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Regents Park College Oxford

The Angus blog

Project Administrator wanted

Posted Friday, 11th January 2013

Regent’s Park College (RPC), a Permanent Private Hall of the University of Oxford, has a full-time, 3 year, grant- funded position for a Project Administrator. RPC has recently secured funding from the Heritage Lottery Fund (HLF) and Baptist Union’s Newington Court Trust to deliver an exciting project which will enable The Angus Library and Archive (The Angus) to reach a wider audience resulting in greater participation.
We are therefore looking to recruit an enthusiastic, highly organised and motivated person to fill this varied and interesting post. This position will provide administrative support for the newly developed outreach project, alongside providing office management and administrative support for The Angus, in particular the College Librarian. Experience with HLF projects would be an advantage.
For more information regarding this position or to request an information pack please contact the College Librarian, or (01865)288142.

Closing date is 5pm 25th January 2013. Interviews will be held on the 30th January 2013.

For the Job description please click here





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Let the fun begin!

Posted Monday, 7th January 2013

Well 2013 is here which means the start of our exciting new project.

Thank you everyone for your congratulations it has been a long road thus far but now the fun starts.


The news has spread and has been reported in the news section of the National Archives website and in the online denominational newsletter Baptist Times.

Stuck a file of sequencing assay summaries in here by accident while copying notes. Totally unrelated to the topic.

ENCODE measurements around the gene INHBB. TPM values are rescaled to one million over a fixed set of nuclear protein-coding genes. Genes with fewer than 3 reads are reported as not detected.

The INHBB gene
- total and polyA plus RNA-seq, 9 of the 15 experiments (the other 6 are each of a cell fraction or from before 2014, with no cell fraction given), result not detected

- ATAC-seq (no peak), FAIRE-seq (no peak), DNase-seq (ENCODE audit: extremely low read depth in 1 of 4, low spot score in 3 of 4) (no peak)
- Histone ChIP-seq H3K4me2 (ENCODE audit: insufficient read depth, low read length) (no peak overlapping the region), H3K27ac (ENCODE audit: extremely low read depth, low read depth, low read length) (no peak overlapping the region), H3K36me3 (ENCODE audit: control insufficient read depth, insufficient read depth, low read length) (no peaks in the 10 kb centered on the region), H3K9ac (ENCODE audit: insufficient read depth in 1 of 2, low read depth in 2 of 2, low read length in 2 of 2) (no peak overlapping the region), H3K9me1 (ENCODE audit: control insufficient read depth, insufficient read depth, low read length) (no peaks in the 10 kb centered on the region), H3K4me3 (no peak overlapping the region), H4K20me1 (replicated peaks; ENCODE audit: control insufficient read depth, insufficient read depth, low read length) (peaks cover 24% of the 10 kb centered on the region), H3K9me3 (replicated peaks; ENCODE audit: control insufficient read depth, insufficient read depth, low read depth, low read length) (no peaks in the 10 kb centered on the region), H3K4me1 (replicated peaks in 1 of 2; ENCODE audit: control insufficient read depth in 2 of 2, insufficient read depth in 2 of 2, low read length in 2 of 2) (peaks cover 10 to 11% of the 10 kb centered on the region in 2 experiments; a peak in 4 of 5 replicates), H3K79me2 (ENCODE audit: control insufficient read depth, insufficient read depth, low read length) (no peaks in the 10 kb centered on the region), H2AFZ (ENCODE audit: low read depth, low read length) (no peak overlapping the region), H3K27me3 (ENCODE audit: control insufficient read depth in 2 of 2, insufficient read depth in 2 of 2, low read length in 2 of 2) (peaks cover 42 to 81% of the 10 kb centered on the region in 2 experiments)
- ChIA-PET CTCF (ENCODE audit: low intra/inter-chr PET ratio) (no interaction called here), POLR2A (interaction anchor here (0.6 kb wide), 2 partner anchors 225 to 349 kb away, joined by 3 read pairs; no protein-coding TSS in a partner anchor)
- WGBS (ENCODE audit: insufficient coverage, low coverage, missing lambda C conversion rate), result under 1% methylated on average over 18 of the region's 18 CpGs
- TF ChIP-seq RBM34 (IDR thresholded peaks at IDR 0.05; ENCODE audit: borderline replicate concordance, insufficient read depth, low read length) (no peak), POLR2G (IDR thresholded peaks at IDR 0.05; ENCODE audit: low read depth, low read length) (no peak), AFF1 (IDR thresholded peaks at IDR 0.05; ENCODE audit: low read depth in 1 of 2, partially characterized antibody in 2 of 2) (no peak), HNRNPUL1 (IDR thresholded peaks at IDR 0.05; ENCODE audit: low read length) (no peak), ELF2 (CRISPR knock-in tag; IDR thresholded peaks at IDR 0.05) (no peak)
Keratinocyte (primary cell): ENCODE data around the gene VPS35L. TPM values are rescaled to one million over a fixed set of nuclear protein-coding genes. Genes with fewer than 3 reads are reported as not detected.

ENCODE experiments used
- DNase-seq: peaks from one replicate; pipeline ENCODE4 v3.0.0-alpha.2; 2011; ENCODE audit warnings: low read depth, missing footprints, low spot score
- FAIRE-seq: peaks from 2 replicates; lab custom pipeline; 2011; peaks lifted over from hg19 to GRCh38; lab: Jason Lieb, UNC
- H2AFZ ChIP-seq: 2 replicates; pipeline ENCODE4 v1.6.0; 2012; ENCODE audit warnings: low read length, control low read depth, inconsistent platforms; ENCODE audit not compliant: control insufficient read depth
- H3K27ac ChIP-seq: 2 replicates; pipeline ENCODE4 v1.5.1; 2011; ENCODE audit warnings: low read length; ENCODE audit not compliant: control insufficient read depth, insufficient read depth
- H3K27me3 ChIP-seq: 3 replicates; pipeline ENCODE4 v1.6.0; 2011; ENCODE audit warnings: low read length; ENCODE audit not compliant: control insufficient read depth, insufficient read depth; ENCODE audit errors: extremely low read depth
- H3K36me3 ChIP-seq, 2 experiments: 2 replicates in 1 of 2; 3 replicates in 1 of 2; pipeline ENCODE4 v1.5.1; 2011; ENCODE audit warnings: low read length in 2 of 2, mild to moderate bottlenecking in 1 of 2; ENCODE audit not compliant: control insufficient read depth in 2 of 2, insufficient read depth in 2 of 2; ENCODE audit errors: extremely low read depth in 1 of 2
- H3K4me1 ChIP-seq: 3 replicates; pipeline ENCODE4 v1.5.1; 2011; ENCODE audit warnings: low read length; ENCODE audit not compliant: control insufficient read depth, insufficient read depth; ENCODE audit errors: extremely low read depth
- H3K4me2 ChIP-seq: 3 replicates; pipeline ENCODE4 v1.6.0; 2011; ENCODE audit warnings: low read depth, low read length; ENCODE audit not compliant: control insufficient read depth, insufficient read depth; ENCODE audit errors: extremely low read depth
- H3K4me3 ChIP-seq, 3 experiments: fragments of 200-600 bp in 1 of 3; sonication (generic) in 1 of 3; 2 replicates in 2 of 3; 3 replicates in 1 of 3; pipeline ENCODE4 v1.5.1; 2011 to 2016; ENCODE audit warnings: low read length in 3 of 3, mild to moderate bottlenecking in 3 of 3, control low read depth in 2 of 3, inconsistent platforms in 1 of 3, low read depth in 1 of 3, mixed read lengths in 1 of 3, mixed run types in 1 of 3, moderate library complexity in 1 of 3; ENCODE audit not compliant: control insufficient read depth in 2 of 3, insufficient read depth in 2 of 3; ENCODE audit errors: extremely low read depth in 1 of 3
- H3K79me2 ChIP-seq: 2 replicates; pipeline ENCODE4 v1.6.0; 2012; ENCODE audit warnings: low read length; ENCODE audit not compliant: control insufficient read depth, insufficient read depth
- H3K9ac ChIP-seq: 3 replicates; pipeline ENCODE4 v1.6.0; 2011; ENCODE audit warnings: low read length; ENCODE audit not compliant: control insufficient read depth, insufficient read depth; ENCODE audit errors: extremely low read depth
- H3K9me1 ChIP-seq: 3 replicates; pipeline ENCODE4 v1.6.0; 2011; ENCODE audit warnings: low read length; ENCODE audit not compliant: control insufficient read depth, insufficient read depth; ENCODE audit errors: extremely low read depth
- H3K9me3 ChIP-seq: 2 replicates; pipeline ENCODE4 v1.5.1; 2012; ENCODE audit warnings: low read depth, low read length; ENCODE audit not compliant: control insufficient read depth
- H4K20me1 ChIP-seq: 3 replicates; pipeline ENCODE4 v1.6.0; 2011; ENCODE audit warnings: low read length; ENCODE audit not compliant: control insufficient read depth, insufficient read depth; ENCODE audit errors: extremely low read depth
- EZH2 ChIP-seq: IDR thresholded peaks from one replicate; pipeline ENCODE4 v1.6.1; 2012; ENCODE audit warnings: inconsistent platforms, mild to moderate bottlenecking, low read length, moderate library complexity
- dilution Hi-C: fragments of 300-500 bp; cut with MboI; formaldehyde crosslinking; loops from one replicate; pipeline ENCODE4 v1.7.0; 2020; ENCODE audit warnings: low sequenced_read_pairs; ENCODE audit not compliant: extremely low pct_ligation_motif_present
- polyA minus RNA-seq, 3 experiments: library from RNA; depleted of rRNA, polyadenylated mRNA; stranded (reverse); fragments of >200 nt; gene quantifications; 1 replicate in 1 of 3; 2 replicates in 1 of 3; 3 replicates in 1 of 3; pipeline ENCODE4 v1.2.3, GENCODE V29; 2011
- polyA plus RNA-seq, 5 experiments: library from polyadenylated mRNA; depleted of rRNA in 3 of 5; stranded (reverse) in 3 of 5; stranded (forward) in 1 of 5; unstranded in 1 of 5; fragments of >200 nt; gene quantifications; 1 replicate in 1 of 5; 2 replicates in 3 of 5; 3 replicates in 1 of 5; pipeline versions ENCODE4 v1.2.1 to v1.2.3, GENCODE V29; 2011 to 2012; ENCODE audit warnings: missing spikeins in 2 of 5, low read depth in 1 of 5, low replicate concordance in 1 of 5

We are continuing to promote our successful grant application and would be happy to talk with anyone further about it.

So the work begins

The first steps to be taken are the setting up of the project with much of the activities beginning in a few months time.

The key tasks that will be initially undertaken will include the appointment of the Project Administrator and also the first meeting of the Project Board.

New Position
The Project Administrator will be a full time position what will provide admin support for the project and also The Angus, this is a crucial role in ensuring the smooth running of the project.

We expect to advertise this position this week and information will be posted on the blog once this has happened so stay tuned.

Once again thank you for all your well wishes, please check back to the blog often as we will be updating it regularly now that the project has begun.

Best wishes to all for 2013.


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The Angus secures HLF Funding

Posted Tuesday, 18th December 2012

Oxford’s Regent’s Park College has received £488k from the Heritage Lottery Fund (HLF) and The Baptist Union Newington Court Fund (BUGB) to provide opportunities for people to learn about the important part Baptists played in the history of the United Kingdom and the world. The project will also safeguard this unique and important part of nation’s heritage.

This funding will enable us to catalogue, conserve and provide opportunities for more people to learn from and participate in the heritage contained in the collection in the following ways:.
  • Write and distribute image rich lesson-starters and in-depth teaching resources for young people studying history at Secondary School (KS3 and 4)
  • Work with IntoUniversity to develop year 10 and 11 Archive Taster Sessions to enable students from disadvantaged backgrounds aspiring to go to University to learn how to use a range of original documents in a archive setting

  • Hold biennial lectures and exhibitions linked to national events like Fair Trade Fortnight, Black History Month and International Women’s Day

  • Fully catalogue the collection and make it searchable online

  • Digitise the BMS World Mission missionary paper archives and make them available online

  • Work with churches to run a programme of training courses which will highlight the need for simple best practice archiving of church records and artefacts so that these important documents are preserved for future generations

  • Run courses on writing church histories so that congregations can record their histories and tell the story of their church